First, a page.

Unlike a Veress needle, trocars used in this procedure typically are not designed to shield the tip of the stylet once the stylet has penetrated the peritoneum. As a result of the intense drilling motion required to penetrate the peritoneum, the stylet can inadvertently puncture an organ or vessel upon entering the peritoneal cavity. Ethicon Company manufactures a disposable trocar with a plastic shield which covers the exposed tip of the stylet once the stylet has penetrated the peritoneum. Another frequently encountered problem of inserting a trocar through the tough fascial layer is that the elastic fascia may only stretch, similar to the head of a drum, and may resist penetration.
After the trocar has penetrated the peritoneum, the stylet is removed. The laparoscope is then inserted through the cannula portion of the trocar which remains in the abdominal wall and the peritoneal cavity is visualized. Auxiliary cannulas are positioned in other areas of the abdomen following the initial cannula placement. Positioning of the auxiliary cannulas relative to the abdominal region depends on many factors of pathology and morphology, and is assessed by viewing the peritoneal cavity through the laparoscope. Typically, auxiliary cannulas are placed in the area of the costal margin, and as such, care must be taken not to damage the epigastric vessels when placing the trocars. The auxiliary cannulas are used for insertion of surgical equipment.
The gallbladder can be visualized by the laparoscope placed through the first cannula and manipulated by the surgical instruments placed through the auxiliary cannulas. The gallbladder is excised from its position proximate the liver and is removed through the cannula inserted at the umbilicus. Each cannula is removed from its respective incision site, the peritoneal cavity is desufflated, and the incisions are sutured. The above-described techniques of laparoscopic cholecystectomy are well-known in the art and are more fully described in Berci, G. & Cuschierei, A., Practical Laparoscopy, Bailliere Tindall, 1986, p. 1-93; and Laparoscopy For the General Surgeon-Laparoscopic Cholecystectomy and Appendectomy, Karl Storz GmbH & Co., 1990.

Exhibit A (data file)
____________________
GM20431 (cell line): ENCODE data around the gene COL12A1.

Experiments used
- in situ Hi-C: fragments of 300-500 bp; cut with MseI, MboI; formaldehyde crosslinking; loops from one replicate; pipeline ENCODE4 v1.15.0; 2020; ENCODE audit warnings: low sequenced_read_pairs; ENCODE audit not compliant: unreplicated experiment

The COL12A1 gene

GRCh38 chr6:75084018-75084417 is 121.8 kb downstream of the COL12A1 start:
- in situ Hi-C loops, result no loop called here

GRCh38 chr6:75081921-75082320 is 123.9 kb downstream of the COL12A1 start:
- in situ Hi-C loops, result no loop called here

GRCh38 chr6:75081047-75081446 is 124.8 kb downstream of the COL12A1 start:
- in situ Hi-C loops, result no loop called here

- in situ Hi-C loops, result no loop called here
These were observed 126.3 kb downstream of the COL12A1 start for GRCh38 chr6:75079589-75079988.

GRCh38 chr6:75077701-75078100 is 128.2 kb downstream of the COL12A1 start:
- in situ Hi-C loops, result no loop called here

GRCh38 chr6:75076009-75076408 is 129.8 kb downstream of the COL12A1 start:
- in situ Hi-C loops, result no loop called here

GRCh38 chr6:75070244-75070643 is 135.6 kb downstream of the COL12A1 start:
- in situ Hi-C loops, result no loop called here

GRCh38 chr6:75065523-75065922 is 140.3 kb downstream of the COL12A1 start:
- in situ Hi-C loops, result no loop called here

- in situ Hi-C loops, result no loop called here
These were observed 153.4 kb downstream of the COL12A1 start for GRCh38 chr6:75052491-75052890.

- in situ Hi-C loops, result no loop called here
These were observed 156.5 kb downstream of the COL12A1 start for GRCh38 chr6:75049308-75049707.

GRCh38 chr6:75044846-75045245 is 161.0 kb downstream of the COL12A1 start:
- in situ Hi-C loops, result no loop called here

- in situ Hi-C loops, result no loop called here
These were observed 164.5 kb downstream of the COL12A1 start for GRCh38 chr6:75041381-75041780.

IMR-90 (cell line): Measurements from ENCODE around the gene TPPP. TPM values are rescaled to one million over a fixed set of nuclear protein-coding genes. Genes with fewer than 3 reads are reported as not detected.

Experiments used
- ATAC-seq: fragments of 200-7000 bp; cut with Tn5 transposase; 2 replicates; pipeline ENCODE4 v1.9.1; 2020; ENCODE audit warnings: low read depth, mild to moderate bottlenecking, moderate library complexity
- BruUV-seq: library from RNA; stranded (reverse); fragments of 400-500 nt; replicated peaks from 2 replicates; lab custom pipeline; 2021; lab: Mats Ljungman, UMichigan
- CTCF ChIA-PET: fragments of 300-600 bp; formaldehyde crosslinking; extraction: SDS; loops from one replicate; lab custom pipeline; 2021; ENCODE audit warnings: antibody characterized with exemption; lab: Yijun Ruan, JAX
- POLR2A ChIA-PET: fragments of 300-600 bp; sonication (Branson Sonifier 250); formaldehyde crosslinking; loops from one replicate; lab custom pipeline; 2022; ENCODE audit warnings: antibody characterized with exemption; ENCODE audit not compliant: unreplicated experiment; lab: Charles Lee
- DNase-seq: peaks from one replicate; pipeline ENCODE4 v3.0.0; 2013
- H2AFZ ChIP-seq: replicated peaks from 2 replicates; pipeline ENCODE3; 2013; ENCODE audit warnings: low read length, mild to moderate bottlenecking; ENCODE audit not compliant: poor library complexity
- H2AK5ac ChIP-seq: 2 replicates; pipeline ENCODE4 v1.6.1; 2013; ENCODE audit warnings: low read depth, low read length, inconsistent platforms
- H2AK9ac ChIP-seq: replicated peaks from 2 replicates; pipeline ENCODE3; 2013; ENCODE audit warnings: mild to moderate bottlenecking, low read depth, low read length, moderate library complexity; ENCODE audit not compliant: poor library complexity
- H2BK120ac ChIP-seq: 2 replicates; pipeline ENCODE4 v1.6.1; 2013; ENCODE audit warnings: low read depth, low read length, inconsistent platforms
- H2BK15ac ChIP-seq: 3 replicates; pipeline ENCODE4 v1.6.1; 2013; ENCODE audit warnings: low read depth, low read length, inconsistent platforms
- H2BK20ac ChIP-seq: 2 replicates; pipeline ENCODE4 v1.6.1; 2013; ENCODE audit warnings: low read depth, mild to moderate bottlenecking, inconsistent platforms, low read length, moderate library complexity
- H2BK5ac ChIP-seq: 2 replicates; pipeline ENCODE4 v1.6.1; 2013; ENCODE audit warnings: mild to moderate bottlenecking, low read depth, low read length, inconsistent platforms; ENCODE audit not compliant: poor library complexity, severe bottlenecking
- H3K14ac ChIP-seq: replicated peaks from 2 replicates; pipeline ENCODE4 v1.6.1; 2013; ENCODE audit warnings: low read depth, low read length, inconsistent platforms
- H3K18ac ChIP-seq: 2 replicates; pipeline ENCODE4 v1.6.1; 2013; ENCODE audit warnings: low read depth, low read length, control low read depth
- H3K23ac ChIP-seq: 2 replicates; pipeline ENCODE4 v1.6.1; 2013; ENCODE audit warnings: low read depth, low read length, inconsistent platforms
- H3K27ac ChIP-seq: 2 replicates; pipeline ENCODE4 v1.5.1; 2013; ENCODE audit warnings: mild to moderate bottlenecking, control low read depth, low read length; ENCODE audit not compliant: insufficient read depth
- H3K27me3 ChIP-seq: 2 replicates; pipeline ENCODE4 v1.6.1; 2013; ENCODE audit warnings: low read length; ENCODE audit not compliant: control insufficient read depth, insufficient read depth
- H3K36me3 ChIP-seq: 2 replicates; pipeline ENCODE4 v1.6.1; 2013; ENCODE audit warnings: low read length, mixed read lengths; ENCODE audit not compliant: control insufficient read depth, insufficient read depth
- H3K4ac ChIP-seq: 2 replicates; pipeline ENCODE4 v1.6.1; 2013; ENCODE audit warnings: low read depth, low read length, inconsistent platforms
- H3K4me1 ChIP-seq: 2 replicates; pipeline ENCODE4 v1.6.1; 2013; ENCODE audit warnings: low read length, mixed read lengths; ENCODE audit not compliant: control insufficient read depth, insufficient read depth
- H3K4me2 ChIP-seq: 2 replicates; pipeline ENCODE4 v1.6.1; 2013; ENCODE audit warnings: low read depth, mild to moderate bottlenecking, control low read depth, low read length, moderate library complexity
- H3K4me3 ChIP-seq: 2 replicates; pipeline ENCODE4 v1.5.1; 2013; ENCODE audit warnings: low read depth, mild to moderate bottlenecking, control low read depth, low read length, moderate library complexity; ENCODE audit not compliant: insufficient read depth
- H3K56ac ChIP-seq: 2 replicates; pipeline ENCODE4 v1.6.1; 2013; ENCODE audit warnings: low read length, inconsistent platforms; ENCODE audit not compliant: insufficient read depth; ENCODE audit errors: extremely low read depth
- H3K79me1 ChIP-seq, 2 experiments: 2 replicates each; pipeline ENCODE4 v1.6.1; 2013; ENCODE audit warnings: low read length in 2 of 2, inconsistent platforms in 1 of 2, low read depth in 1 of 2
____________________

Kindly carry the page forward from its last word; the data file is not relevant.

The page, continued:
From the above description, it can be appreciated that the method presently used for placing the insufflation equipment and for placing the trocars, or cannulas, into the peritoneal cavity presents a great deal of risk from inadvertent puncture to internal organs or vessels.
A hollow bore needle having a small gauge dimension is inserted into the peritoneum following the making of an initial incision into the abdominal wall. Insertion of a smaller gauge needle facilitates insertion of the needle through the tough fascial and peritoneal layers. Additionally, a smaller gauge needle reduces the chance of injuring any organs or vessels within the peritoneal cavity.
Proper placement of the needle in the peritoneum may be determined by any of several conventional methods. Once correct placement is assured, a pneumoperitoneum should be established. The pneumoperitoneum may be created by introducing gas into the peritoneal cavity through the needle. In one embodiment, insufflation, or introduction of gas into the peritoneal cavity, takes place through the needle inserted through the peritoneum. Alternatively, insufflation may take place through an apertured catheter inserted into the aperture after the needle has been removed from the aperture. Alternatively, insufflation may take place through a cannula placed through the aperture after removal of the needle from the aperture.